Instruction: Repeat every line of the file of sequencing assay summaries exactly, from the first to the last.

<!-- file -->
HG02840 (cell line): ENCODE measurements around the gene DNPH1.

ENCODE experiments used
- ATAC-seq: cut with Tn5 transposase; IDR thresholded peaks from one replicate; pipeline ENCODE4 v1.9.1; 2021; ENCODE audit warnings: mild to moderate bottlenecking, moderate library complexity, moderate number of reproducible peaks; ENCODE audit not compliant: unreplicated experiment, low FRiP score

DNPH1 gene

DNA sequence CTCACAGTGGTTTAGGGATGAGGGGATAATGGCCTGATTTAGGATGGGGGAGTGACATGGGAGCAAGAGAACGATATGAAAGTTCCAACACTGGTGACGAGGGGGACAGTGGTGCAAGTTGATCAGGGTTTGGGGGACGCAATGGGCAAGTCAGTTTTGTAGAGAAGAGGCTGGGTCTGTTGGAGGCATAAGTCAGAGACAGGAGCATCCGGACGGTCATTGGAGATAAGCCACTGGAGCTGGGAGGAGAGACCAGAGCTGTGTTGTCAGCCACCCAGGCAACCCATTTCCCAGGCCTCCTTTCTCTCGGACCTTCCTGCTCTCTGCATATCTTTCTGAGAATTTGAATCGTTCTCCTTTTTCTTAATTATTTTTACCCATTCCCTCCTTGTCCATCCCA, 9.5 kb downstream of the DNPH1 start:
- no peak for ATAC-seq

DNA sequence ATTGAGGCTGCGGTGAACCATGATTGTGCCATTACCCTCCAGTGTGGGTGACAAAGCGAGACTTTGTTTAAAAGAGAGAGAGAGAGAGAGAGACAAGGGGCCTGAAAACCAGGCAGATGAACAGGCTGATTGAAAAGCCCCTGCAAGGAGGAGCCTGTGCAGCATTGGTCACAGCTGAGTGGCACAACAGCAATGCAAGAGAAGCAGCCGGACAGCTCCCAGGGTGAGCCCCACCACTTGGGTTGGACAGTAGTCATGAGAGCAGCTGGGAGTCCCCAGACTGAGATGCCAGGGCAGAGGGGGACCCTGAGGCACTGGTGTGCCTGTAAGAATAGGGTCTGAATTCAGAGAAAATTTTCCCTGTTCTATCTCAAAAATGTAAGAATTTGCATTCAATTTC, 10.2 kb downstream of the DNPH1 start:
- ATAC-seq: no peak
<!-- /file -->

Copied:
HG02840 (cell line): ENCODE measurements around the gene DNPH1.

ENCODE experiments used
- ATAC-seq: cut with Tn5 transposase; IDR thresholded peaks from one replicate; pipeline ENCODE4 v1.9.1; 2021; ENCODE audit warnings: mild to moderate bottlenecking, moderate library complexity, moderate number of reproducible peaks; ENCODE audit not compliant: unreplicated experiment, low FRiP score

DNPH1 gene

DNA sequence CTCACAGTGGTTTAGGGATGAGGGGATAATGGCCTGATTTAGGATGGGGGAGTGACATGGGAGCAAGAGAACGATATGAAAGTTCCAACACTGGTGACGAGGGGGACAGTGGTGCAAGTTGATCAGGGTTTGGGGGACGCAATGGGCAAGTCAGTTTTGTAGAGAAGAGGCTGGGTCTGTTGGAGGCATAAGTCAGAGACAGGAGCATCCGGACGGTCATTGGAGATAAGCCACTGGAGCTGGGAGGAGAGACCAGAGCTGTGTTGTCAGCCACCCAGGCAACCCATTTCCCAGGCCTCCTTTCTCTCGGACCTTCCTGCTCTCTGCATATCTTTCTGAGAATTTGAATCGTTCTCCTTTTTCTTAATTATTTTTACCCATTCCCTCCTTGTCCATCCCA, 9.5 kb downstream of the DNPH1 start:
- no peak for ATAC-seq

DNA sequence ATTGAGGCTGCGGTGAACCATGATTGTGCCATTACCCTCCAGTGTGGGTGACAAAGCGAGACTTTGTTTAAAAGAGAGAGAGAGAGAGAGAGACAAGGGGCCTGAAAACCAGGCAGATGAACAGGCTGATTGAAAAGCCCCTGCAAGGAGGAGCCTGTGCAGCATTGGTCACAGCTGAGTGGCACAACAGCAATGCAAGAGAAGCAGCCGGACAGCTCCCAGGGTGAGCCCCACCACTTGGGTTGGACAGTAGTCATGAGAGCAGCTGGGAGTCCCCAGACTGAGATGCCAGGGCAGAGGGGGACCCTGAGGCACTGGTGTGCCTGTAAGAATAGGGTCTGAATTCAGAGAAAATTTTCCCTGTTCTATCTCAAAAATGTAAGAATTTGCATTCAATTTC, 10.2 kb downstream of the DNPH1 start:
- ATAC-seq: no peak